Economics is called the dismal science; Pennsylvania politicians seem intent on making it an even gloomier discipline.
The current budget debacle is bad enough: more than three months late, $2.2 billion in the red – and still raiding already committed funding while pursuing more borrowing, despite the commonwealth’s sinking credit rating.
If you think it's bad now, just wait until the next recession. Pennsylvania is substantially unprepared for the next downturn and would face major economic repercussions from such an event.
The legislature – led largely, but not solely by, House Republican leaders – appears unable to comprehend that recurring revenues, such as those available from an extraction tax on Marcellus Shale natural gas producers, are what is desperately needed.
A colleague boasts that he’s never voted for a tax increase in his career. At this point in Pennsylvania’s fiscal follies, that stance is costly and irresponsible. By refusing to face facts – namely, that funding needed services costs money – Pennsylvania is loading mountains of debt on our kids and grandkids.
During a recent House debate on yet another revenue scheme that relied on borrowing more money, a Republican lawmaker compared the strategy to “using a Visa card to buy groceries.”
Another Republican noted, “We’re talking about putting the next generation of Pennsylvanians in debt. It’s not good public policy. If we want our kids to have a better future we wouldn’t be having them pay our bills.”
I can’t quibble with either of them.
But all that’s just the here and now. Pennsylvania has been kicking its fiscal can down the road for years, but that road will get rougher and steeper.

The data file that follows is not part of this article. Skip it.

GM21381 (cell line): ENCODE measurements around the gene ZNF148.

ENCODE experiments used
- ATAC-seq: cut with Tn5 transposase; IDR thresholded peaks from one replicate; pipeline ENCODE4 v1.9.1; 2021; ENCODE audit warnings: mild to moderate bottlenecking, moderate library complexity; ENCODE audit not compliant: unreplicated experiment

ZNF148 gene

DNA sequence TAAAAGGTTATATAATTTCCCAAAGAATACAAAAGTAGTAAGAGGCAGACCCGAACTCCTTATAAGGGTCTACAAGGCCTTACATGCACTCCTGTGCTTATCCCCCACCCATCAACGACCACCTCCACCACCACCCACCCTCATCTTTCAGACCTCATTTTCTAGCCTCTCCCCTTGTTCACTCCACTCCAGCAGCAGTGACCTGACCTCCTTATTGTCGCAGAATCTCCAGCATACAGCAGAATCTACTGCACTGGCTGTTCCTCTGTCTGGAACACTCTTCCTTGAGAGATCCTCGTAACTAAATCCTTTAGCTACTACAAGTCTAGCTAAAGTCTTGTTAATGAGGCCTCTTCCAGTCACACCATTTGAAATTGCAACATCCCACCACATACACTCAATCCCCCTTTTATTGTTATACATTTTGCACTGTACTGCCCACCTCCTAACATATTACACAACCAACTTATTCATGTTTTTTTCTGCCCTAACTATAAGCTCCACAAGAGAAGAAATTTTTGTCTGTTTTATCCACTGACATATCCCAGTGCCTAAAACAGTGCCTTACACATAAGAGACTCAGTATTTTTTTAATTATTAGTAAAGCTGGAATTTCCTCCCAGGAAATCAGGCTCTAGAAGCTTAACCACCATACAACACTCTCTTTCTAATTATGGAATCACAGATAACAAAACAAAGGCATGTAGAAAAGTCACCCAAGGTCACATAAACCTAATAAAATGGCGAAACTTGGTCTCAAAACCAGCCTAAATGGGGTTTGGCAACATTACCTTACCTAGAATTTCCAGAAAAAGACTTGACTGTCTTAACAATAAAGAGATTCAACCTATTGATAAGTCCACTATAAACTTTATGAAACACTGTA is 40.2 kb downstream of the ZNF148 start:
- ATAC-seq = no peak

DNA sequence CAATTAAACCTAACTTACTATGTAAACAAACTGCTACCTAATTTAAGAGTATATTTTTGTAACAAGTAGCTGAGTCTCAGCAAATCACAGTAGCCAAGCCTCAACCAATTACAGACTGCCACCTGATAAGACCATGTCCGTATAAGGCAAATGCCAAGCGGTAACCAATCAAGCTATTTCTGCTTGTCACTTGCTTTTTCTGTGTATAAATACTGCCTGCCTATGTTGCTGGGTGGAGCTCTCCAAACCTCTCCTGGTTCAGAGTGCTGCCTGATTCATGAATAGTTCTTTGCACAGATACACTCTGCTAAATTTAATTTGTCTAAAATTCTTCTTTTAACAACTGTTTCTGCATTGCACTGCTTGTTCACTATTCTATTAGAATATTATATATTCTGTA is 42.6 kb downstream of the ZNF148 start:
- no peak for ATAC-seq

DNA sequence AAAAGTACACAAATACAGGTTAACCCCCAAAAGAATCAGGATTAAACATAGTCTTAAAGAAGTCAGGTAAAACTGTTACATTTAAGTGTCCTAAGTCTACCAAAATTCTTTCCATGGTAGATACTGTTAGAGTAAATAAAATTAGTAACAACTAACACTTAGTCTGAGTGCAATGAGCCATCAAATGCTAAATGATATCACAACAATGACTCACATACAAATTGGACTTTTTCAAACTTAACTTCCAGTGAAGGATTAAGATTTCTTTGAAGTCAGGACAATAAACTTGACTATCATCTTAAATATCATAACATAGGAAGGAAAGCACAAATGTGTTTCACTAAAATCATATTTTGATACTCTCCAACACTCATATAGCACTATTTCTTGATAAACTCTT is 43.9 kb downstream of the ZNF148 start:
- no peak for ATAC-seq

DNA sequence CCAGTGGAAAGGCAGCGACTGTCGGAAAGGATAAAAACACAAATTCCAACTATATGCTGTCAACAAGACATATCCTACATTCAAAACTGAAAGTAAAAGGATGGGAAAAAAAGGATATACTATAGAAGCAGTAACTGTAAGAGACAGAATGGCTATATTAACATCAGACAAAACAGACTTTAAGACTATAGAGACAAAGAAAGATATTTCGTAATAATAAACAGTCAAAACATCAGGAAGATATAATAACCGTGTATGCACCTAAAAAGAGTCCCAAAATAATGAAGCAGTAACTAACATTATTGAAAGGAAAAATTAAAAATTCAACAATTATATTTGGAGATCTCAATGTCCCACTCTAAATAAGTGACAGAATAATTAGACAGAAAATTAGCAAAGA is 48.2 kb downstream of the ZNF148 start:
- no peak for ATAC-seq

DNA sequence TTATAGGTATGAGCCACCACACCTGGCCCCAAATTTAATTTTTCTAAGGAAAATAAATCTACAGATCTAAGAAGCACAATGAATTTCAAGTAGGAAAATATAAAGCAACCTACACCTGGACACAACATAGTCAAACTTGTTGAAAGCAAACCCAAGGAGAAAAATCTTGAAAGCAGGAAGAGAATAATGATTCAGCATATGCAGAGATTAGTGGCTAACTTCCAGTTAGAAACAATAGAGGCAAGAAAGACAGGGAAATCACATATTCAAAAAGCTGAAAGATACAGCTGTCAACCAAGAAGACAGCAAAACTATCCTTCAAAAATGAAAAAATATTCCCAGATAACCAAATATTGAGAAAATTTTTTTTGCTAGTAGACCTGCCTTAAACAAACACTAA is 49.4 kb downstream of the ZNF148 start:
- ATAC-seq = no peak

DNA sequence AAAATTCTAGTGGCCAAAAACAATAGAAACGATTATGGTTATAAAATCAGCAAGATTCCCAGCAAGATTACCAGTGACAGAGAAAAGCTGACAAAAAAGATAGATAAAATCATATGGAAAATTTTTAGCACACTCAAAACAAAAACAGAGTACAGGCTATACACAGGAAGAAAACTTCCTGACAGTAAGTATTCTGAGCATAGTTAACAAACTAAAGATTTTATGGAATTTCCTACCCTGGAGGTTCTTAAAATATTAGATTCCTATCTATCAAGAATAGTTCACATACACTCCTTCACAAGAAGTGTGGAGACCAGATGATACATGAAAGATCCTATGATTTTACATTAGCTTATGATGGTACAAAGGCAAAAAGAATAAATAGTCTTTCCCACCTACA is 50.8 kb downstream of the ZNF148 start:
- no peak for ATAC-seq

When President Obama took the oath of office in 2009, the economy was 14 months into a historic meltdown. The Great Recession officially ended midway through Obama’s first year, and the economy has continued to stay in a recovery mode – albeit an uneven one – to this day.
But the economy goes up – and down.
When that downturn comes, expect a firestorm of fiscal nightmares in Pennsylvania.
According to a report from Moody's Analytics, Pennsylvania is woefully unprepared for the next economic downturn, flunking its stress test for even a moderate downturn.
“States are slowly but surely learning these lessons and have earmarked more of their fund balances as ‘rainy-day’ reserves than ever before,” according to the report.
Duh. Pennsylvania budget-makers have been donning a dunce cap. The financial affairs website 24/7 Wall Street notes that Pennsylvania has the smallest rainy day fund of any state except Arkansas: just 0.2 percent of 2017 expenditures available, which would finance state operations for about three days.
Pennsylvania can’t find the gumption now to fund vital programs responsibly. It faces a fiscal catastrophe that will dwarf the current budget debacle when revenues slump during the next downturn – and when citizens will need services the most.
It’s a ghoulish forecast fitting for Halloween. We can’t say we weren’t warned.
State Rep. Jake Wheatley is Democratic chairman of the House Finance Committee.